This week I wanted to write on chronic illness, to shed another bit of light into what makes me do the things I do, or the things I say. To let people know that when I am absent from conversation it is because I am in pain, not because I don’t listen. That when I decline a party invite it is because I genuinely can’t make it, not because I can’t be bothered. Or when I can’t eat at dinner it is because I am too nauseous, not that I don’t like your food (especially this one because I love food!)
This blog post is so beautifully articulated that I couldn’t write it better myself; whilst some people may argue it is “bagging” cancer, I don’t think it is. I do not wish ANY illness upon ANYONE, and I strongly believe all illnesses are bad, no matter what illness.
I think this blog truthfully portrays what it is like to live with constant sickness, with no end in sight and no answer. It is often harder than we make out… But it is not the worst thing in the world, for we are still here to live as much as we can.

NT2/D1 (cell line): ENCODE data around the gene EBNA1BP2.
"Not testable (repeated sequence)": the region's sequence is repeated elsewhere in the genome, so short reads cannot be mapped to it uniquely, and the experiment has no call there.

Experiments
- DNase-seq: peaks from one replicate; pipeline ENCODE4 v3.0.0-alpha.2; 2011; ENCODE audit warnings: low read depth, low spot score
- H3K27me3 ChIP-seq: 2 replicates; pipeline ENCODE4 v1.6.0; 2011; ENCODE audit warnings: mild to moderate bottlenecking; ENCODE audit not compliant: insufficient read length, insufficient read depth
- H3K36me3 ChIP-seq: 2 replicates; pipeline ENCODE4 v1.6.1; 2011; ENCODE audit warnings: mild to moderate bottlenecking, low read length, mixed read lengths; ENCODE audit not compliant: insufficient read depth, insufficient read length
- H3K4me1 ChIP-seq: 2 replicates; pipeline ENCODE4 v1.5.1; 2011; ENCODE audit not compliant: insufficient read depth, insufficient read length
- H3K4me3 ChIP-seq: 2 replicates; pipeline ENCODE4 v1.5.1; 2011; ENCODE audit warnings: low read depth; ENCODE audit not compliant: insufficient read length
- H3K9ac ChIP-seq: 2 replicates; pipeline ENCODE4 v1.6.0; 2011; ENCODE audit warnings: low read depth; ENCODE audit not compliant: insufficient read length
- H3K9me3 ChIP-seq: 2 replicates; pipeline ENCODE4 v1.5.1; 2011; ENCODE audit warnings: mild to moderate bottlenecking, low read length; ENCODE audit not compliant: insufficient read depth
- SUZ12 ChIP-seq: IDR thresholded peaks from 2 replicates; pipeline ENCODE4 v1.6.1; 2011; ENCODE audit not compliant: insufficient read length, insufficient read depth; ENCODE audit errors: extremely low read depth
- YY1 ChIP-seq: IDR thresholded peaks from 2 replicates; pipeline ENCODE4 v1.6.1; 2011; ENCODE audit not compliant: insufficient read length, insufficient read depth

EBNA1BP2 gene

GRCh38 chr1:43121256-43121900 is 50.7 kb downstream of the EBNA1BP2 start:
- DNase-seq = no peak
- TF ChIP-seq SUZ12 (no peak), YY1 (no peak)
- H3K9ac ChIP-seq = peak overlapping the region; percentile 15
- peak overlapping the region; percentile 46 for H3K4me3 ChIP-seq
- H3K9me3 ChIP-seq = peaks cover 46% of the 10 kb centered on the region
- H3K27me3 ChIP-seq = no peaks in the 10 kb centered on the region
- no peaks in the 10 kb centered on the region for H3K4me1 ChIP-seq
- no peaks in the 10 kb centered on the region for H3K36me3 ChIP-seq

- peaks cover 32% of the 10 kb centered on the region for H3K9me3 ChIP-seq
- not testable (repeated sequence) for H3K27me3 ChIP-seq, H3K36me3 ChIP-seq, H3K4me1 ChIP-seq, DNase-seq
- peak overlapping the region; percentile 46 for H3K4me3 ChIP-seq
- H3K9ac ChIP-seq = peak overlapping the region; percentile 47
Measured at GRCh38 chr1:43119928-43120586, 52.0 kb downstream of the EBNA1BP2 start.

The saying “It could be worse” is something that has kept me going through tough times. It is not that I am ranking different illnesses, moreover it is appreciating what I do have rather than what I have lost!
Anyway, please take the time to read this.. I love it, especially the last paragraph ❤
Society’s recent obsession with cancer stories and movies like The Fault in Our Stars made me realize that the average person doesn’t know what it’s really like to be sick. Chronically sick. What it’s like to wake up every morning and know you’re never going to get better. No amount of medicine, doctors, surgeries, and procedures can fix you.
I think the reason why people today love to hear about cancer stories is because they are just that. They are stories. They have a beginning, middle, and an end. While that end may not be a happy one, people are satisfied with closure. But my story doesn’t have an end. And people don’t seem to like stories without an ending.
Being sick isn’t as glamorous as they make it out to be in the movies. And unlike cancer perks, there are no “chronic illness perks.” Except maybe those really good…
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